As elated as this left Mr. Penrose, it will take much more persuasion and evidence before other cosmologists will see the same thing (assuming they ever do), and he knows it. Once an advocate of the now-discredited ‘Steady State’ theory of the universe, the 79-year-old believes that cosmological models themselves are born, live and die in an apparently endless succession.

Religious beliefs

Religious believers eager to square their faith with the latest theories in physics will closely follow the debate around whether the universe began with a single Big Bang 13.7-billion years ago, or has experienced many universes, each starting with its own Big Bang. Certain Christian denominations that do not insist on the Bible being literally true, notably the Roman Catholic Church, have tended to be fairly comfortable with the idea of the existence of the Big Bang.

The theory was actually proposed in the 1920s by a Catholic priest (the Belgian Georges Lemaitre) who was also a physicist. He believed in the concept that a universe begins with an explosion from a seemingly inexplicable singularity conformed, from a certain point of view, with Saint Thomas Aquinas's proof that God must exist because an ‘uncaused first cause’ has to have come before anything else. Hence the Vatican's blessing, as it were, for the theory.

Traditional Indian cosmological concepts have agreed with CCC that the universe is endlessly destroyed and created again, with many Hindus believing each cycle represents a day in the life of the creator deity Brahma.

My own theory

It is my belief that because the universe were are currently in is expanding, there had to be a time when it began with all the material that makes up the universe being all in one huge black hole. By extrapolating back in time, it had to start with a big bang. However, I don’t believe that the universe was in a compressed state that was so small; it couldn’t be seen by the naked eye. I believe that it began as a very large black hole that had a previous material universe inside it and that because of the pressure inside the black hole, it finally exploded and then expanded out into space at an incredible speed and is still expanding at an incredible speed.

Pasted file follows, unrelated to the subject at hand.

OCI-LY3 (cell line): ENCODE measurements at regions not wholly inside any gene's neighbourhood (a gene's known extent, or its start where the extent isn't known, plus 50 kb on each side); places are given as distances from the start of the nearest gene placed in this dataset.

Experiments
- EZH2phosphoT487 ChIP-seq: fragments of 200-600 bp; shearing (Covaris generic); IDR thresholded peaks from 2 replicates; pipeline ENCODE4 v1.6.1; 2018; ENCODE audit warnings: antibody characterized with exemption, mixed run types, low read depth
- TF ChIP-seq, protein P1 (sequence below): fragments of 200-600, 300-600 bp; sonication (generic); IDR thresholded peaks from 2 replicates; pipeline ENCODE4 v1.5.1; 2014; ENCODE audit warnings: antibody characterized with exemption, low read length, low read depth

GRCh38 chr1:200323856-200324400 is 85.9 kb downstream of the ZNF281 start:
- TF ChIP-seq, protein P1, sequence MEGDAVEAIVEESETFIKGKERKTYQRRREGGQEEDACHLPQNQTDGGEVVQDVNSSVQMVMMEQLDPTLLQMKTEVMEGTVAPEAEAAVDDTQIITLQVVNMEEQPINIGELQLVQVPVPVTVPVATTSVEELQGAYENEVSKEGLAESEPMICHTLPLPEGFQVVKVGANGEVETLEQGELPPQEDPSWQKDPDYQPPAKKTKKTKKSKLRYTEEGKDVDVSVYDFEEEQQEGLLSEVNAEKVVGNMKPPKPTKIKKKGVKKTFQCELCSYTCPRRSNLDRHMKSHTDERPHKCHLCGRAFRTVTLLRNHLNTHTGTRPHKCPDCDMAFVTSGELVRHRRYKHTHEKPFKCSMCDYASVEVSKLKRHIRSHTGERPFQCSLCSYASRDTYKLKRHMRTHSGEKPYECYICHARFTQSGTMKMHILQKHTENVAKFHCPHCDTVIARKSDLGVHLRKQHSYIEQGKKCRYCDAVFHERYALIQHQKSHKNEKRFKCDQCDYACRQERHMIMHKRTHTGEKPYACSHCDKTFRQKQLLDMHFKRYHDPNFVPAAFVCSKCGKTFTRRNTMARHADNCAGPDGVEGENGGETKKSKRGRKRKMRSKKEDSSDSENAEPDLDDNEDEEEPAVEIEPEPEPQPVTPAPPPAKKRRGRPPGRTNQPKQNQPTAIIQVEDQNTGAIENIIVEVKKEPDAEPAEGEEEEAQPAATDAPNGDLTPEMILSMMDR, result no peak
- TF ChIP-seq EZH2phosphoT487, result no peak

I further believe that eventually, the universe we are currently in will have expanded as far as it can and then will begin retreating backwards towards the center of space. As it retreats backwards, the galaxies will get closer to one another and the stars will get closer to the planets orbiting them and finally engulf them. Then billions of years later, all of the material in the universe will be one big black hole and sometime later, it too will explode again and another new universe will begin expanding just as our current one is and just like the ones before it did.

If I am wrong and the universe we are in simply continues expanding for ever, then this also means that the planets will get further away from the suns that they orbit and Earth as we know it, will enter the ice age again and remain like that forever.

No matter how we look at it, our distant future as human beings looks pretty bleak. However, I wouldn’t plan on buying extra sun lotion if the universe is deflating or extra winter clothing if it keeps on expanding because until either of those two events occur, we as human beings will be around for billions of years yet.